Could Naltrexone Be A Cure For Meth And Cocaine Addiction?

Is it possible that naltrexone tablets could help people kick their speed habit?

Naltrexone is an opioid blocker that comes in the form of an oral tablet. It has been approved by the FDA since the 90s and is available now as an inexpensive generic. Naltrexone is approved for treating alcoholism and opioid addiction. It is also available as a monthly injection named Vivitrol. Recently, there have been some preliminary studies on the possibility of using this drug to treat addiction to stimulants such as methamphetamine, amphetamine, and cocaine. The results for some patients have been promising.

How does naltrexone help with alcohol use disorder?

Why does blocking opioid receptors in the brain help a person to quit drinking alcohol? One theory, which is connected to The Sinclair Method of quitting drinking, is that blocking the opioid receptors stops endorphins from binding to them. This, in turn, causes the patient to not get a reinforcing “reward” in their brain associated with alcohol intake. Endorphins are the brain’s way of helping us to develop good habits, like eating food and getting exercise. Unfortunately, this natural reward system in our central nervous system can get out of control.

The science of unlearning a bad habit.

In the early 20th century, Ivan Pavlov, the first Russian to win a Nobel prize, demonstrated how this endorphin-based system works with his famous experiment of ringing a bell to cause dogs to salivate. What many people do not know about Pavlov’s research is that he also demonstrated that the process works in reverse as well. Removing the reward causes the behavior to diminish over time. Dr. Sinclair based his work with naltrexone for alcoholism on Pavlov’s theories and called it “pharmacological extinction.”

Why are doctors not prescribing naltrexone for meth addiction?

Many doctors prescribe medication by following FDA guidelines. This means that if the FDA has not approved a drug for a particular use, it will not be widely used. However, doctors are allowed to prescribe medications “off-label,” meaning that they can prescribe a drug for a particular purpose, even if it has not been approved for that purpose. This is a good thing because there are reasons why medications do not get FDA approval also if they are safe and effective for a particular condition. For example, if a drug is generic, it is not likely that any pharmaceutical company will spend the money to do the required research for additional FDA approvals for other conditions. When it comes to using naltrexone for methamphetamine or cocaine addiction, studies are still in early stages, and naltrexone is already an inexpensive and readily available generic.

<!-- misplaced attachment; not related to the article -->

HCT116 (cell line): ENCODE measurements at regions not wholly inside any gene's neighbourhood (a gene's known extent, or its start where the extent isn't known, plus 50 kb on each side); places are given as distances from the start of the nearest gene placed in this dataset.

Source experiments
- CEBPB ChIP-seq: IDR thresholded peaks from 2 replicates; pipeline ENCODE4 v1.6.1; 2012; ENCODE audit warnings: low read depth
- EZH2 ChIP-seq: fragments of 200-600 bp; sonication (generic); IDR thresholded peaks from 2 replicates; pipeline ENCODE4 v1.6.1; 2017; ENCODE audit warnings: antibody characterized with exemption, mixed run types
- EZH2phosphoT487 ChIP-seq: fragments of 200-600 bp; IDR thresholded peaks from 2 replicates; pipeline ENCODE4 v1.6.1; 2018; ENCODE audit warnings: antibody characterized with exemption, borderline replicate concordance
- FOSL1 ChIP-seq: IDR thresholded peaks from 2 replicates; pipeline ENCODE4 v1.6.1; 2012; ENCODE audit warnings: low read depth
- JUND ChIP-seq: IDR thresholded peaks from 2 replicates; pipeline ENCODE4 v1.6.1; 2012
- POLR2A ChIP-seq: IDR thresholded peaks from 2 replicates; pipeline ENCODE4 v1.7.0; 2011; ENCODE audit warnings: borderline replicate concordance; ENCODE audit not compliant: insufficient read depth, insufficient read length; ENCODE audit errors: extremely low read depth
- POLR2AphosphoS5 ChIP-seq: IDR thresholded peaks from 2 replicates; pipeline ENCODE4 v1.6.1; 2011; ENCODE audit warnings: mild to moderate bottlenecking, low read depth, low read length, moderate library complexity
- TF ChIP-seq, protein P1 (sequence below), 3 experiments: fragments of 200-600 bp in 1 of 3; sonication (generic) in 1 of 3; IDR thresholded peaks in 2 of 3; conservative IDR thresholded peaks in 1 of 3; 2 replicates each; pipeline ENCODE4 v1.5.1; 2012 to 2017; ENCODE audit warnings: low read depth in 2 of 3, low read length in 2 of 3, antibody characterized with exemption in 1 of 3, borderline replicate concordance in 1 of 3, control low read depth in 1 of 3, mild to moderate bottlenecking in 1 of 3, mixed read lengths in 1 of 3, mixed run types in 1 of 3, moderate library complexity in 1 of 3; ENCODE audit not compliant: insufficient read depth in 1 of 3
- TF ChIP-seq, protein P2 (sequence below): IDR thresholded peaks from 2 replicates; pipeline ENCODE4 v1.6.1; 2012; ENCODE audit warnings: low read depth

Should doctors be offering naltrexone for meth and cocaine addiction?

Naltrexone is a very safe drug. There is a movement to file with the FDA to make naltrexone an over-the-counter medication. Doctors should consider providing a naltrexone prescription when the benefits outweigh the risks. In the case of naltrexone, the risks are few. I believe that it is worth it to give patients a chance of trying naltrexone for speed addiction to see if it can help. At this time, there is no known effective medical treatment for stimulant addiction otherwise. If naltrexone can help, even a little bit, it will be worth it to provide the patient with this extra help in quitting their habit.

When alcohol acts as a gateway drug.

In many cases, people who use cocaine or other stimulant drugs report that they often only use these drugs after consuming alcohol. This is an exciting finding because it opens up the possibility that if a doctor can help the patient to reduce or eliminate alcohol use, they may also find it easier to quit methamphetamine or cocaine use. Since we know that naltrexone can be very effective in helping patients to reduce and eliminate alcohol intake, we can certainly justify prescribing naltrexone in these cases. In fact, this would be an FDA approved use of naltrexone, since it would be primarily aimed at stopping alcohol intake.

Further research is needed.

Unfortunately, as we focus on addressing the opioid crisis, methamphetamine use is on the rise. There has been a sharp increase in the rate of methamphetamine use and overdose. There must be more research on naltrexone and other drugs that show promise in treating cocaine and methamphetamine addiction. Additionally, it is also essential to explore psychotherapy treatments, as well. We must prepare for this new and growing drug epidemic before it gets out of hand.

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